It seems clear that the airport of the future will be located away from city centres, likely connected by a high speed rail or maglev line, and will be surrounded by the kind of service, logistics and retail park neighbours that are exemplified in Canberra or Melbourne.

Even as terminals begin to look like very similar toast-racks – with a series of midfield satellite gate buildings connected by underground shuttles to a much smaller number of terminal zones – the facilities will have passenger-pleasing amenities. Tokyo Haneda’s international terminal Edo-period shopping district above the check-in desks or Singapore Changi’s Hello Kitty tearoom in arrivals will be joined by destination retail and dining options. They’ll also be built with expansion in mind: London Heathrow’s Terminal 5, for example, has already been built to grow to the south, with an existing glass wall to be removed and extra road frontage, check-in zone, and departures area facilities to be constructed, and its underground satellite shuttle peoplemover system was designed for easy extension to more satellites.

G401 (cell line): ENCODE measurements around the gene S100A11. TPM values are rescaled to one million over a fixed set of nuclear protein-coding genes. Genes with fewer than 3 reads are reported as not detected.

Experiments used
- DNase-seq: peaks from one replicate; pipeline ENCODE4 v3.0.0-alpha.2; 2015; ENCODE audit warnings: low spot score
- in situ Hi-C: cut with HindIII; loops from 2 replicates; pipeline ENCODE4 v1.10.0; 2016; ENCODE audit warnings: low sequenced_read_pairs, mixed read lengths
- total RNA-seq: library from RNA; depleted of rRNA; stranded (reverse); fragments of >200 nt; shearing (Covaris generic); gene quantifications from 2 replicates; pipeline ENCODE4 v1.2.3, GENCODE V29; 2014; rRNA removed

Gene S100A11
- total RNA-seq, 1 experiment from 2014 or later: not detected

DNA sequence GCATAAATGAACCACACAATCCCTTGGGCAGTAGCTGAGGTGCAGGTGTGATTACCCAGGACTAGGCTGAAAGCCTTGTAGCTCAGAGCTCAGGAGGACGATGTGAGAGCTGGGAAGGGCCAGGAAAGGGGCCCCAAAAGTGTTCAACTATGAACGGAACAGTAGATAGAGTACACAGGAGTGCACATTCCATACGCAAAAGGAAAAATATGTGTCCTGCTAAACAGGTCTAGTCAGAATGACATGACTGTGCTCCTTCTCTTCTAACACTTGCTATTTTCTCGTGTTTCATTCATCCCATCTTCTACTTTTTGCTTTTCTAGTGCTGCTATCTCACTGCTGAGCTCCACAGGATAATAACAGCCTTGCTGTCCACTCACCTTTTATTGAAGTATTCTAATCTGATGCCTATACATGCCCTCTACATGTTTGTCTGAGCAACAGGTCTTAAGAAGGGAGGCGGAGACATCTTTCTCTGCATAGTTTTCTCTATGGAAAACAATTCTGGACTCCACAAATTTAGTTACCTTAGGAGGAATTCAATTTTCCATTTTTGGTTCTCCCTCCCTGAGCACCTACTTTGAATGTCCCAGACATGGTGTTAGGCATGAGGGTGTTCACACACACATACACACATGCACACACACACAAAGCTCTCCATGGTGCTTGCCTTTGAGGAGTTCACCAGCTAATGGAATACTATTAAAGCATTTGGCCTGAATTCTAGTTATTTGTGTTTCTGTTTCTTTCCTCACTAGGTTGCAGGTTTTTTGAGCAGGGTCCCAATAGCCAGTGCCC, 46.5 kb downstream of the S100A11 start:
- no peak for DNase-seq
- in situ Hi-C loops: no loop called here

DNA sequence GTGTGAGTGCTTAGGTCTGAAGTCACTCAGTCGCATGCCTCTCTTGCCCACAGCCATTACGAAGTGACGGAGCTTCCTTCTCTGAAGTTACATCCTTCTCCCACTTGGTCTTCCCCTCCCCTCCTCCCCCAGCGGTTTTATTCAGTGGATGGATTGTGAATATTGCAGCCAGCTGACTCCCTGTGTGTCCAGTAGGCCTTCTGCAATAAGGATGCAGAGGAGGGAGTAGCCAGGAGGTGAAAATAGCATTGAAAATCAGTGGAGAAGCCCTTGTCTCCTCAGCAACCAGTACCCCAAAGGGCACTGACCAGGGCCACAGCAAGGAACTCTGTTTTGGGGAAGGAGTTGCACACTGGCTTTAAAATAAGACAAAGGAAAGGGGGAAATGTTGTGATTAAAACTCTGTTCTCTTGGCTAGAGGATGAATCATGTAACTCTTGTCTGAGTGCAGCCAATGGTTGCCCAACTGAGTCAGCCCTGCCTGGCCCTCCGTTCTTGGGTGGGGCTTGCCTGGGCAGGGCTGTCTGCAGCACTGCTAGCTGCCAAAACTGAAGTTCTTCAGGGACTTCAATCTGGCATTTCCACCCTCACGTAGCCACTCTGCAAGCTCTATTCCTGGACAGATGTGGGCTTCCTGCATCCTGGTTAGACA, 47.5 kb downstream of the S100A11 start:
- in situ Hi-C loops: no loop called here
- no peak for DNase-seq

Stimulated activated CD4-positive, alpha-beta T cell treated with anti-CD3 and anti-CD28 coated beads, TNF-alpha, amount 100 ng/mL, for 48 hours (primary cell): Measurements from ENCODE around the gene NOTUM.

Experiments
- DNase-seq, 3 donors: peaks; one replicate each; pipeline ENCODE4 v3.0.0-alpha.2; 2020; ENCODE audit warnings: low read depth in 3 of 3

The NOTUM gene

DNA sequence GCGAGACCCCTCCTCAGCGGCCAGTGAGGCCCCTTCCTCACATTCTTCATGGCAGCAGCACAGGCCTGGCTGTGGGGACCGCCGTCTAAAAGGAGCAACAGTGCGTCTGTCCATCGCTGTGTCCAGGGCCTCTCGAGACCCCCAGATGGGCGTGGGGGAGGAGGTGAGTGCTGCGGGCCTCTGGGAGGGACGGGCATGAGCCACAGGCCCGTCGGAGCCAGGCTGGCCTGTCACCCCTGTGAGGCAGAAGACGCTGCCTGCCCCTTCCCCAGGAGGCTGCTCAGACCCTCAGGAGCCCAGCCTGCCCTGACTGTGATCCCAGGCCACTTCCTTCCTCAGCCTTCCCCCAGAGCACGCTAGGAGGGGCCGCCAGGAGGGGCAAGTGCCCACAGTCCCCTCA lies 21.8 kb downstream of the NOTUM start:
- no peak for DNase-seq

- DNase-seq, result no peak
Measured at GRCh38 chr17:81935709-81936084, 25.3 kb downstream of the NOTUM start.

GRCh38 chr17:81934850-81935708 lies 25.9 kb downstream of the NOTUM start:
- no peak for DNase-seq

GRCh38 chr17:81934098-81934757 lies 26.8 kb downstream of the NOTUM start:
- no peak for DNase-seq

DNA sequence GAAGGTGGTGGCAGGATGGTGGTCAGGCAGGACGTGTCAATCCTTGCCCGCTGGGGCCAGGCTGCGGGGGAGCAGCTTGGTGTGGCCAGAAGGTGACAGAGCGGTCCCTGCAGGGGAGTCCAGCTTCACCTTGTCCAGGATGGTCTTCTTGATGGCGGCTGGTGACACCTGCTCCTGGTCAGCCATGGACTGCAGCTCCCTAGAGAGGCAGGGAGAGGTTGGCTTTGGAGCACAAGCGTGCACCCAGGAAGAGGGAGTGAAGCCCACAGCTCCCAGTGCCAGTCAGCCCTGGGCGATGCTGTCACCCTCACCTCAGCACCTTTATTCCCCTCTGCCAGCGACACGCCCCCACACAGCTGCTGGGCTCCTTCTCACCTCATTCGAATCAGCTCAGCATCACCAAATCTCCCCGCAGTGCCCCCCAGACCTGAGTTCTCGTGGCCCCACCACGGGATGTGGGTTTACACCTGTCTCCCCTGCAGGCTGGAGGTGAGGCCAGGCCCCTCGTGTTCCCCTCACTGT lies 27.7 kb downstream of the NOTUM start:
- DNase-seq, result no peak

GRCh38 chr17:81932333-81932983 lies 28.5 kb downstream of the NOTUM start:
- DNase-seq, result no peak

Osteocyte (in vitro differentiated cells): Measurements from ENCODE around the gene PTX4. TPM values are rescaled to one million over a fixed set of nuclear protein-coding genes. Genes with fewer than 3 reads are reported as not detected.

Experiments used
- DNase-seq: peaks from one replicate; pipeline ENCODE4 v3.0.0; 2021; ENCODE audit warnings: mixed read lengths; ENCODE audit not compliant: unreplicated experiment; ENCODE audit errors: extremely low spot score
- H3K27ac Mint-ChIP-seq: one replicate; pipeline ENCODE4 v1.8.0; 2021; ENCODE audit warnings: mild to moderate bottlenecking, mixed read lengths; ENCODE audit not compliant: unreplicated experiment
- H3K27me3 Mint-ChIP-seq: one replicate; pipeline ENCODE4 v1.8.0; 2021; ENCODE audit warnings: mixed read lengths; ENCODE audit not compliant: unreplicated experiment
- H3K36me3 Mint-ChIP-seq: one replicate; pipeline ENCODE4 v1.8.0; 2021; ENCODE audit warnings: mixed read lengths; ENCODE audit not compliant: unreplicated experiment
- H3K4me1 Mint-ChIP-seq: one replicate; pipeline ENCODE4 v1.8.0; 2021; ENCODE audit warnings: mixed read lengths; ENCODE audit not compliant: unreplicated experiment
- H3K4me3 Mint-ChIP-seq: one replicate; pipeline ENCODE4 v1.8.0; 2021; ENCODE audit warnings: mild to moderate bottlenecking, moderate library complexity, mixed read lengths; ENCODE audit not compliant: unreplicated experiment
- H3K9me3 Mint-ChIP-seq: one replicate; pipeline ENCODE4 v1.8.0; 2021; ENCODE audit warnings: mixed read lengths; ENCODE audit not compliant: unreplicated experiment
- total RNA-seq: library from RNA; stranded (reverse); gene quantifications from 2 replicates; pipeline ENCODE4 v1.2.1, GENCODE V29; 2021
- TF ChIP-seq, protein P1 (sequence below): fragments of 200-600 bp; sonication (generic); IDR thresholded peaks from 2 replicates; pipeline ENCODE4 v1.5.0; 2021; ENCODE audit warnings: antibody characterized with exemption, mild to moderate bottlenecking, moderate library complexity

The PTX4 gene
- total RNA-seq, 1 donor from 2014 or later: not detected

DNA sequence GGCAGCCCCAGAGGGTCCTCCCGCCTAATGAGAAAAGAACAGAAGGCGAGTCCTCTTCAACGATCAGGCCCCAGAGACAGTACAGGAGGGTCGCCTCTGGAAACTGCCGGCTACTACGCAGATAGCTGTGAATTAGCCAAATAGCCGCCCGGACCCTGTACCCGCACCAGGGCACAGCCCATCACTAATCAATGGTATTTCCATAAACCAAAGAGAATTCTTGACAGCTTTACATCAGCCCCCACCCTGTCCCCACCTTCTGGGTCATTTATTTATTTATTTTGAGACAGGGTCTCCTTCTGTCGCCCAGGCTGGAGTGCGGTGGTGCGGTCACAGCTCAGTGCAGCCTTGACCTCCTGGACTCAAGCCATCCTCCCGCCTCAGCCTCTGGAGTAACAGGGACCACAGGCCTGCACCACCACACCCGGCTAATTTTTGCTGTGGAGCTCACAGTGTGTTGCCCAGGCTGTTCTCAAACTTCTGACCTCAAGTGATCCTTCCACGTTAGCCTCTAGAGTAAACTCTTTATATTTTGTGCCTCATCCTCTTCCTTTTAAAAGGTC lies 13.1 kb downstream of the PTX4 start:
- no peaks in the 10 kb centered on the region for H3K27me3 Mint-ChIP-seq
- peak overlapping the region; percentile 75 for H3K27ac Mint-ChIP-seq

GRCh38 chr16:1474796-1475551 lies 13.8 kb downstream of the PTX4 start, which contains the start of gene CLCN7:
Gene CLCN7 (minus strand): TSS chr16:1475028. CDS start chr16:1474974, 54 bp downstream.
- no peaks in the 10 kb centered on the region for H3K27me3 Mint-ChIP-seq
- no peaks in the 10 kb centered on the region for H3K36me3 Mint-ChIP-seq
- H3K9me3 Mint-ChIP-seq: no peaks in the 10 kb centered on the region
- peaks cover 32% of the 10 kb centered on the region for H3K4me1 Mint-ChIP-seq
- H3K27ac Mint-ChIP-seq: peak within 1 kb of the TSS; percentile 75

While some passengers will avoid the need for contact with an airport staffer at all, with mobile boarding, self bag drop, tablet ordering, virtual assistants, and automated boarding, other travellers will experience a more personalised level of priority and premium service. This is already expanding beyond just the business and first class worlds to premium economy and as an ancillary revenue option for profit-hungry airlines. As bags and their passengers become a Thing in the Internet of Things, making passengers feel like people again, and taking away some of the information overload and yes/no decision-making, will be key to success.